David Foster Wallace
Every year around this time, I listen to some of the great commencement speeches. There’s very little that inspires me more
We've rounded up some of the pieces we don't want you to miss.
In lesser hands, such a shift would mean the movie would be lost, but the darkly comedic tone Leirness and his actors have
Eleven years ago, the novelist delivered one of the all-time best commencement addresses. Here's the backstory.
Last summer my son turned 18 years old. I enthusiastically said to him, "Wonderful, you can vote for our next president." He answered, rather gloomily, "I feel it is pointless, they all make promises they never fulfill. How can I choose a candidate?"
David Foster Wallace spent the last years of his life teaching creative writing at Pomona College. Pomona College is no more than a 10-minute walk from where I live. It is also where David Foster Wallace chose to end his life in September 2008 at age 46.
Why did you choose to do the book in this way -- from the illustrations to the size (5 x 0.5 x 8 inches) to the paper? Well
The most persistent question is whether language can adequately tell our stories. Citing various thinkers, such as David Foster Wallace, Wittgenstein and Kierkegaard -- whose lines appear in ticker tape on the screen -- the film director wonders about the cracks in our ability to shape the meaning of our world.
The actor talks Oscar buzz, playing David Foster Wallace and success.
Serena, like many successful women, is burdened with the responsibility of being both preternatural and marketable, miraculous in talent but accessible to the masses. She is asked to defy the laws of physics, put on displays of athletic ingenuity, but also comport herself like she is at the local country club.
Wallace and his work (Infinite Jest in particular) have been formative and dear to me in a way that's difficult to express without sounding disturbed. Wallace's prose is absolutely singular, combining brilliant playful formalism, gleeful trivia and an unabashed devotion to raw sincerity.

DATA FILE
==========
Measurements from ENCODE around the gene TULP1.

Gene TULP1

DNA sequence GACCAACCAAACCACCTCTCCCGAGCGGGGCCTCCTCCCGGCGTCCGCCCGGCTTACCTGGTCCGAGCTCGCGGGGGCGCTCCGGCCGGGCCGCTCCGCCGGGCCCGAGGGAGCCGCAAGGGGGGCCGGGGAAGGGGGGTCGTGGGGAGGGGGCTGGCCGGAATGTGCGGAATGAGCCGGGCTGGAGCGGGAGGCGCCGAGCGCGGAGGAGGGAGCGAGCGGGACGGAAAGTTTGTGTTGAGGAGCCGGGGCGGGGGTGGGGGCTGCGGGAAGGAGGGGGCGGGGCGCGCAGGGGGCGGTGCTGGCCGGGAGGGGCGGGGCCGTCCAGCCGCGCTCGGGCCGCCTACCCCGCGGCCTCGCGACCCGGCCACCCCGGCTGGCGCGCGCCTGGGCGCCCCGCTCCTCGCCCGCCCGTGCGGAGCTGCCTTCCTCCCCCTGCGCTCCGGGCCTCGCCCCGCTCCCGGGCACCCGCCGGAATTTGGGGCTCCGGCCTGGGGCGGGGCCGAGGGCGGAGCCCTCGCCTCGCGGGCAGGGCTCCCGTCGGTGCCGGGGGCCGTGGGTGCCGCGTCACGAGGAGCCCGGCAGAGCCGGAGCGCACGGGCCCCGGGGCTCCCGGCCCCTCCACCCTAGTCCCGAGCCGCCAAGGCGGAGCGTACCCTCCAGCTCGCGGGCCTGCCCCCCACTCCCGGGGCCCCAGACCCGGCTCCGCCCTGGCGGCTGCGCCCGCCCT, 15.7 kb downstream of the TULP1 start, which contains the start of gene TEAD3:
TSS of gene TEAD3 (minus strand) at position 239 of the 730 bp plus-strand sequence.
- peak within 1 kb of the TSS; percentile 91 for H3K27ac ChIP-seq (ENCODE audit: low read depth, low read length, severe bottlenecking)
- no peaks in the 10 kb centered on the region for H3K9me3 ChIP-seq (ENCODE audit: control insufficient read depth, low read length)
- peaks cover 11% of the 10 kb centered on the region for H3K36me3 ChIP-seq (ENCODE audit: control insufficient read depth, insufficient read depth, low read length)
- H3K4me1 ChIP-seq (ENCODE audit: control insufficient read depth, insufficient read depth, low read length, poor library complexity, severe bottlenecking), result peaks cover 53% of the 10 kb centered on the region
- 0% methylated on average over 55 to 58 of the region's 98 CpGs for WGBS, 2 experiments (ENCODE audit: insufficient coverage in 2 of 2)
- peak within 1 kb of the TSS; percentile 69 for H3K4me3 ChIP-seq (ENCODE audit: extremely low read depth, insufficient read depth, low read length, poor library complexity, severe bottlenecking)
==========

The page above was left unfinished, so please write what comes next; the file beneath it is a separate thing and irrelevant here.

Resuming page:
There is nothing wrong with not liking the writing of David Foster Wallace, but placing all of his many fans in a bubble of "literary chauvinism" is an unjust and narrow-minded approach to express said dislike.
The End of the Tour is focused on human connection through conversing openly, and considering that the contents of these conversations came directly from two perspicacious writers, it never ceases to fascinate and enlighten.
By 1996, upon the publication of the gargantuan novel Infinite Jest, its author David Foster Wallace was the envy of writers. Touted in exalted ways, praised as brilliant, his work produced an "anxiety of influence" for the literary.
If The End of the Tour encourages some people to dive into "Infinite Jest," so much the better. If it doesn't, I think that's OK too.
Jason Segel gives a performance of enormous compassion and sensitivity as author David Foster Wallace in The End of the Tour. The film is based on the audiotapes of a four-day marathon interview of Wallace by Rolling Stone reporter David Lipsky, played by Jesse Eisenberg.